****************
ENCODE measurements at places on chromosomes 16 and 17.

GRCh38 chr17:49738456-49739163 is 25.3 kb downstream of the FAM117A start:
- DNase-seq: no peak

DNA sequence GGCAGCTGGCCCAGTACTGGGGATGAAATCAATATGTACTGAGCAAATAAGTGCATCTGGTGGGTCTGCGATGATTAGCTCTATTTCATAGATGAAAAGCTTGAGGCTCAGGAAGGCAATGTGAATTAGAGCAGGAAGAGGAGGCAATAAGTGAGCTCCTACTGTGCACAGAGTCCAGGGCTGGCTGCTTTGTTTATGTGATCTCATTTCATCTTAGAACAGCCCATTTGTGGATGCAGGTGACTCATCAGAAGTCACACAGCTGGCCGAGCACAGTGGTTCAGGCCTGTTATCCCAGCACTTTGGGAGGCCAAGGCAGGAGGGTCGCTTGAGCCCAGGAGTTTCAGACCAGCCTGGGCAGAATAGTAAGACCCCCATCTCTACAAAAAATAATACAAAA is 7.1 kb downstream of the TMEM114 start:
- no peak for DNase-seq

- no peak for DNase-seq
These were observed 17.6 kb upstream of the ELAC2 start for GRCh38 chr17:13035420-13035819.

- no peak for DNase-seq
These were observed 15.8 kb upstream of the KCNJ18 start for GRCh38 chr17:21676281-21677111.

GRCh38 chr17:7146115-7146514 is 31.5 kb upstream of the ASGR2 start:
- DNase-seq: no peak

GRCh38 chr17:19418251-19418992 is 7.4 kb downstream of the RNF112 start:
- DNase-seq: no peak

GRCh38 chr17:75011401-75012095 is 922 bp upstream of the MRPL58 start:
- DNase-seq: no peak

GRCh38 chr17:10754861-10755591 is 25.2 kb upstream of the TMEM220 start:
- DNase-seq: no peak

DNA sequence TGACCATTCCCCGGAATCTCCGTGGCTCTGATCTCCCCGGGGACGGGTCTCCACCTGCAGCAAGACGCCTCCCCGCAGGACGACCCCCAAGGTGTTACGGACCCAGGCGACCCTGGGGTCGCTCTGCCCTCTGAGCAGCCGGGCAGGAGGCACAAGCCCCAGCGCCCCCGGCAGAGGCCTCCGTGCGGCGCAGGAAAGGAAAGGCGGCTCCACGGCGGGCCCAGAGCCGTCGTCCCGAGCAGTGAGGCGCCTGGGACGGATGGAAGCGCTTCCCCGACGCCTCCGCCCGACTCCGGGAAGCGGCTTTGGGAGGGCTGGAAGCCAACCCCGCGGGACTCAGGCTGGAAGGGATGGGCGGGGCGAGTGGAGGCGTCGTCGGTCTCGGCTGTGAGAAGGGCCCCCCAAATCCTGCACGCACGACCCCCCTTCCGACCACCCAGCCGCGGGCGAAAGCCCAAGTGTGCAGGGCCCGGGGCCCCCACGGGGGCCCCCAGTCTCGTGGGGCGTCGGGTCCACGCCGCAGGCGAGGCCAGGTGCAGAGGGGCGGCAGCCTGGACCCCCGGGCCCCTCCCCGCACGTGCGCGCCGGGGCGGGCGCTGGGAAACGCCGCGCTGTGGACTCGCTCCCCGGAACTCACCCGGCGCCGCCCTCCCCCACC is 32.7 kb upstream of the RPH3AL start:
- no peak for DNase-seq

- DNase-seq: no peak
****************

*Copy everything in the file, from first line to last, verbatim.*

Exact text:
ENCODE measurements at places on chromosomes 16 and 17.

GRCh38 chr17:49738456-49739163 is 25.3 kb downstream of the FAM117A start:
- DNase-seq: no peak

DNA sequence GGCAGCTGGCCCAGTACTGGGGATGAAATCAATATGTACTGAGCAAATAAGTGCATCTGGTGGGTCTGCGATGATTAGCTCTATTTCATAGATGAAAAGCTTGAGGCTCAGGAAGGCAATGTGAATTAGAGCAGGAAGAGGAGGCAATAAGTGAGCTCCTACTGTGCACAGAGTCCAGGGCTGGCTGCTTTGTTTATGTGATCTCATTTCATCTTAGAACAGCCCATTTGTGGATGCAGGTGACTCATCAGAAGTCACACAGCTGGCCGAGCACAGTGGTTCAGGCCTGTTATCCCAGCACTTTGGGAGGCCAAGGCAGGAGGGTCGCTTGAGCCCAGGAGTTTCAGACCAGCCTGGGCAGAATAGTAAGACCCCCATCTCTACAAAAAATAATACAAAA is 7.1 kb downstream of the TMEM114 start:
- no peak for DNase-seq

- no peak for DNase-seq
These were observed 17.6 kb upstream of the ELAC2 start for GRCh38 chr17:13035420-13035819.

- no peak for DNase-seq
These were observed 15.8 kb upstream of the KCNJ18 start for GRCh38 chr17:21676281-21677111.

GRCh38 chr17:7146115-7146514 is 31.5 kb upstream of the ASGR2 start:
- DNase-seq: no peak

GRCh38 chr17:19418251-19418992 is 7.4 kb downstream of the RNF112 start:
- DNase-seq: no peak

GRCh38 chr17:75011401-75012095 is 922 bp upstream of the MRPL58 start:
- DNase-seq: no peak

GRCh38 chr17:10754861-10755591 is 25.2 kb upstream of the TMEM220 start:
- DNase-seq: no peak

DNA sequence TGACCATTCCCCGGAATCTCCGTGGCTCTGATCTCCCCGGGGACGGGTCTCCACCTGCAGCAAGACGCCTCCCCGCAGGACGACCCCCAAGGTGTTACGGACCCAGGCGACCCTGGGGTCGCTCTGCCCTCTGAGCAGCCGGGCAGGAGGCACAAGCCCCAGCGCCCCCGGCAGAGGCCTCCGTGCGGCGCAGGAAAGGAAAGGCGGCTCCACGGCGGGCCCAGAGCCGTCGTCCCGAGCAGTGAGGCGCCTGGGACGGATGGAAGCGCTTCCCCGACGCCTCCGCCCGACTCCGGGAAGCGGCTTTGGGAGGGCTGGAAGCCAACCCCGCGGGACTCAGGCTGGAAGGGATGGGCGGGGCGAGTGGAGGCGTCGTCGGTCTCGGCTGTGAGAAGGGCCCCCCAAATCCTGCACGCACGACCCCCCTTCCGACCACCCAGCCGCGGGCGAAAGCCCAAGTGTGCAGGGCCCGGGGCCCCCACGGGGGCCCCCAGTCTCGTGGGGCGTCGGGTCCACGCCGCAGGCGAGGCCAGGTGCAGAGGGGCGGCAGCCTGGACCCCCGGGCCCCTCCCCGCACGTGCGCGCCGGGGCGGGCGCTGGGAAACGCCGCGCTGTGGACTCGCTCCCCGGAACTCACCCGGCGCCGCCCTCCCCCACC is 32.7 kb upstream of the RPH3AL start:
- no peak for DNase-seq

- DNase-seq: no peak